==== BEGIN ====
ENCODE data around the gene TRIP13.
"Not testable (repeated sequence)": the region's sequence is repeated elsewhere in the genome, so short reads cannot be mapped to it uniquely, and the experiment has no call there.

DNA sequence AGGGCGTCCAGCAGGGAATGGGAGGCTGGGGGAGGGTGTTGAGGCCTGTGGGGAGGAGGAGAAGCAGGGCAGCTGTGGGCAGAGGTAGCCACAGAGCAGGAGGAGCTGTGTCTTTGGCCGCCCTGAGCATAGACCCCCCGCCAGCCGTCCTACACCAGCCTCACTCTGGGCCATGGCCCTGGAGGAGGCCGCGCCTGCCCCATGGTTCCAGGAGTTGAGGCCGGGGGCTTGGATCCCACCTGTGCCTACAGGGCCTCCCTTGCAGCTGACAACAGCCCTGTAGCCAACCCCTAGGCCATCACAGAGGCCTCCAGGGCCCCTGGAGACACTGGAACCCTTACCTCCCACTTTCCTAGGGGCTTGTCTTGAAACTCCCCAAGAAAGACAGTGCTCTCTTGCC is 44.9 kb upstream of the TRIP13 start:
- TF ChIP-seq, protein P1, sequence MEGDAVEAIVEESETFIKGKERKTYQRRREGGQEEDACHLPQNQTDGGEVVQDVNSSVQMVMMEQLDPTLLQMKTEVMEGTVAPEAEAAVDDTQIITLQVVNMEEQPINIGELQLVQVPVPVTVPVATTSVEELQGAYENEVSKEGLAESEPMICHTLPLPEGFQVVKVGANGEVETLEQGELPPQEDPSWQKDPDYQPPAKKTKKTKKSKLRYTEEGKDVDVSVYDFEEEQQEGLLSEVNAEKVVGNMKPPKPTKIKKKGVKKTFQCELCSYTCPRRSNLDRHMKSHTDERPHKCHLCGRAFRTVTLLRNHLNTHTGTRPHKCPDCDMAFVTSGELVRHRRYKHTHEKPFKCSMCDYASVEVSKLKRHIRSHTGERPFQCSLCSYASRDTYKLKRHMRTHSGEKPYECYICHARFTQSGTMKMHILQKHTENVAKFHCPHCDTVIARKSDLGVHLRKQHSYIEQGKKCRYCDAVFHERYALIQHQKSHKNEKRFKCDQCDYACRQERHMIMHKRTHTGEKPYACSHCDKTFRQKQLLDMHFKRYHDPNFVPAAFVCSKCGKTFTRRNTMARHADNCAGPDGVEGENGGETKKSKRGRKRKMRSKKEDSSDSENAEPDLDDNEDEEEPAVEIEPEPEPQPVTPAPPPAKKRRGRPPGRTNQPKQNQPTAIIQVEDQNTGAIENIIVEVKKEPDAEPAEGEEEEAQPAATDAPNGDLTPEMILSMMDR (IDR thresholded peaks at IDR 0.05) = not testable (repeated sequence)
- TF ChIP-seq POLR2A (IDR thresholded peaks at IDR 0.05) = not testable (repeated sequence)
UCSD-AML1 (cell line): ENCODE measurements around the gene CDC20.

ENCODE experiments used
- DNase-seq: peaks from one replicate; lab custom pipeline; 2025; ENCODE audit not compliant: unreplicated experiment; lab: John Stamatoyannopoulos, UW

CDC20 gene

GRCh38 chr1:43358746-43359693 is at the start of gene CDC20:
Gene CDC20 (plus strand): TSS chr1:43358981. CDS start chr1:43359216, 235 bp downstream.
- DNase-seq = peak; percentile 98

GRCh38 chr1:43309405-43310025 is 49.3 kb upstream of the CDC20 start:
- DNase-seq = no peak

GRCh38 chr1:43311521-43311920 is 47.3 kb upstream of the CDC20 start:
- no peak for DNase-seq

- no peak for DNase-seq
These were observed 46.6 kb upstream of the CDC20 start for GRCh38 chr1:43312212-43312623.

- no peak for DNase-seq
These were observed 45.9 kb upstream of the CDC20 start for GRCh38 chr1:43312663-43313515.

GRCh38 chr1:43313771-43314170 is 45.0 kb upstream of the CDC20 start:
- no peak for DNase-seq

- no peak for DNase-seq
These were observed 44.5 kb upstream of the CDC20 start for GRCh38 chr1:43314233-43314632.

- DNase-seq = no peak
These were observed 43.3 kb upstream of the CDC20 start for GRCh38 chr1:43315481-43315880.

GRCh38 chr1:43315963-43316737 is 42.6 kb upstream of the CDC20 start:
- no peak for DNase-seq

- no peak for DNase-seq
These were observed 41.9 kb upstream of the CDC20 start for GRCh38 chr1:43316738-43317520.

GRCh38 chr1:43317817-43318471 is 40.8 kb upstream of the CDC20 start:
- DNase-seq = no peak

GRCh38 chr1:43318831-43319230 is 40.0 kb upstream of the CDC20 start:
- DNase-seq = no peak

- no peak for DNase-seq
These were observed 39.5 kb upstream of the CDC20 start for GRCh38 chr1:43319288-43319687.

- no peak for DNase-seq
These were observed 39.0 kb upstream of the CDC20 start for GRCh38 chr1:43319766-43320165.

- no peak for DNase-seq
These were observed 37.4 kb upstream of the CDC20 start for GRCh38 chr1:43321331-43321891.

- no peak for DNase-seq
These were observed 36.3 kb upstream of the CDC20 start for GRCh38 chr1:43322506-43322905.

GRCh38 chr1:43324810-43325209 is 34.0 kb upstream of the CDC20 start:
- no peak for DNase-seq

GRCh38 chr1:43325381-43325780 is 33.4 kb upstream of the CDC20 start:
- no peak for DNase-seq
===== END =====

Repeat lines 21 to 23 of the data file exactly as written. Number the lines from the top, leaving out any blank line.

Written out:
GRCh38 chr1:43313771-43314170 is 45.0 kb upstream of the CDC20 start:
- no peak for DNase-seq

- no peak for DNase-seq